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Loyalty vs. expertise

It became quite normal these days to blame recruitment that rests on loyalty as something bad versus so called recruitment based on expertise as being good. Politicians are those mostly blamed most for such misconduct, but other professional public funded domains as well.

How come that loyalty has such a bad reputation as a selection criteria? Don’t we accept with our whole heart and brain that loyalty is basic value that keeps together families, companies, brands, friendships and many others? It seems that only when public funded bodies like come in play, we strongly believe that they should recruit on merit base and especially on expertise base primarily. Explanation is easy to conceive: we do not want that those that we subsidize would use our funds to secure their posts mainly. We feel that loyal staff would serve them and not us while we suppose that the main goal of publicly funded bodies is not our wellbeing but wellbeing of themselves.

On the other hand, we as stakeholders never blame non-subsidized entities and their representatives for such misconduct. Shareholders do, while they want to secure the value of their shares. Observing commercial entities, we follow basic branding theory and practice. We intuitively know that brands do not differentiate on expert, technical or functional level, but much more on emotional and experiential level. We, branding professionals, often say that technical perfection, expertise, quality… are (only) prerequisites. Brand cannot survive if it doesn’t meet quality standards of the segment it is a part of. The real added value starts and ends on the top of that, with loyalty; both internally and externally.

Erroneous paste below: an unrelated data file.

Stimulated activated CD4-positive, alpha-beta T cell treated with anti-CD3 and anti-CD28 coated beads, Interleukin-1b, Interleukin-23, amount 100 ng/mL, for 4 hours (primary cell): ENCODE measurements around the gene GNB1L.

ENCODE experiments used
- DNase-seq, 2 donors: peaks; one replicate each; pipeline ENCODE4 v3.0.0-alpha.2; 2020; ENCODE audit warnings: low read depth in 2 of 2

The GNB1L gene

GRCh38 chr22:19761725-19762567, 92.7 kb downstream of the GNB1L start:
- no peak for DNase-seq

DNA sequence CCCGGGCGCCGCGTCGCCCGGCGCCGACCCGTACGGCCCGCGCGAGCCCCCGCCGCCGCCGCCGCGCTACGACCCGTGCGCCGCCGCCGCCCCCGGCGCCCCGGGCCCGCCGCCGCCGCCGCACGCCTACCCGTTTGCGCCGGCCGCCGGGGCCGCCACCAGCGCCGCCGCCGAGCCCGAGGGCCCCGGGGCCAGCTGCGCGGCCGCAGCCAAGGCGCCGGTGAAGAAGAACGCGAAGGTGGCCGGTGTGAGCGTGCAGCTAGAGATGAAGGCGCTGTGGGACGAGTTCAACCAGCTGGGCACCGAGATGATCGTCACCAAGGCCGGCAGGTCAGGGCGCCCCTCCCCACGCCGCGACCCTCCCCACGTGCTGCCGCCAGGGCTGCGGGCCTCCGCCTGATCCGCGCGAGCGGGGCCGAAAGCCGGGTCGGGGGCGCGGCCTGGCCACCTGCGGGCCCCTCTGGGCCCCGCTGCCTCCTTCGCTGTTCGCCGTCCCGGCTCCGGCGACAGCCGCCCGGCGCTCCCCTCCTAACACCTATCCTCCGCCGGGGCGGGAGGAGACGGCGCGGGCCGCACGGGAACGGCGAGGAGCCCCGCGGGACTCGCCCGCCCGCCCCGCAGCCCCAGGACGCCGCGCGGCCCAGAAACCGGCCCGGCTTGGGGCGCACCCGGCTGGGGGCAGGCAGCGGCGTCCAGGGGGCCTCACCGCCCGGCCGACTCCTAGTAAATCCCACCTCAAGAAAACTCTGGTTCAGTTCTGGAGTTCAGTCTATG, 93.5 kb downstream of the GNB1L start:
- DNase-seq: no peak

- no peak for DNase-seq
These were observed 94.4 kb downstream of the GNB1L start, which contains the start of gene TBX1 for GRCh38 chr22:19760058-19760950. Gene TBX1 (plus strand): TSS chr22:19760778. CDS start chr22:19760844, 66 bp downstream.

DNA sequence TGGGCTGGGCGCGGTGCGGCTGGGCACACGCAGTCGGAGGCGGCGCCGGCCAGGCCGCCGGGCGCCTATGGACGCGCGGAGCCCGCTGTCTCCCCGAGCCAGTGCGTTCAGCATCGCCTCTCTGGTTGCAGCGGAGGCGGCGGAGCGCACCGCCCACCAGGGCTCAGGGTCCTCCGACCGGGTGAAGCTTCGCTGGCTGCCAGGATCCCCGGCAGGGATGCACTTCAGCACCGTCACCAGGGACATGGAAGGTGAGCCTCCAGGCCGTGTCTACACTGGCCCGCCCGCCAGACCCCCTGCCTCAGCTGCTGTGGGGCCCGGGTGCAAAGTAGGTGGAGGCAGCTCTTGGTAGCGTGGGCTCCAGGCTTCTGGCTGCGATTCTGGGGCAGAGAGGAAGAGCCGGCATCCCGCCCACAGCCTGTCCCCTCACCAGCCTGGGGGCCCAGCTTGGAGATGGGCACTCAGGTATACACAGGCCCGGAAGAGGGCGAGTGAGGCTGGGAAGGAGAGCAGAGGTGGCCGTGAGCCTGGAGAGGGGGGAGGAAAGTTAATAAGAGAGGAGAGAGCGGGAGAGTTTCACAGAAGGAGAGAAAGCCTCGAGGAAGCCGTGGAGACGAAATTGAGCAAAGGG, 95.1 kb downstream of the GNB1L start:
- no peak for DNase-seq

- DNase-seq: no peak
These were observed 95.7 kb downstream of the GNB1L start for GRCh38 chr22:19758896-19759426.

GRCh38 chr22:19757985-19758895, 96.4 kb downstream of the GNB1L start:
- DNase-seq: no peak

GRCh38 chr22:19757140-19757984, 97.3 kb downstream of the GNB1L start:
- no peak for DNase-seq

One could find many other examples whenever collaboration takes place. And collaboration takes place in all phenomena that is alive. Take cell collaboration for instance. It rests on loyalty. When loyalty breaks, cancer begins. Cancer cells are over professional but with lack of loyalty.

Public funded bodies are brands as much as any other memetic entity. They should rest on loyalty though and their members should take loyalty as major recruiting factor. But at the same time, we are acting as rational and in accordance to individual and collective interests if we do not allow them to act in accordance to branding principles. They should do both: recruit on loyalty principles and avoid recruiting on loyalty principles. Being public official is thus impossible task.

This is just another proof that publicly funded bodies should be avoided at any cost for any society. If politicians are on the private market at least at elections the rest of vast domain of public service is not. They all live in cognitive dissonance for they should be doing what they are prevented to do. But what is more striking that we all live in such cognitive dissonance while praising public sector regardless all proofs against.

Andrej Drapal

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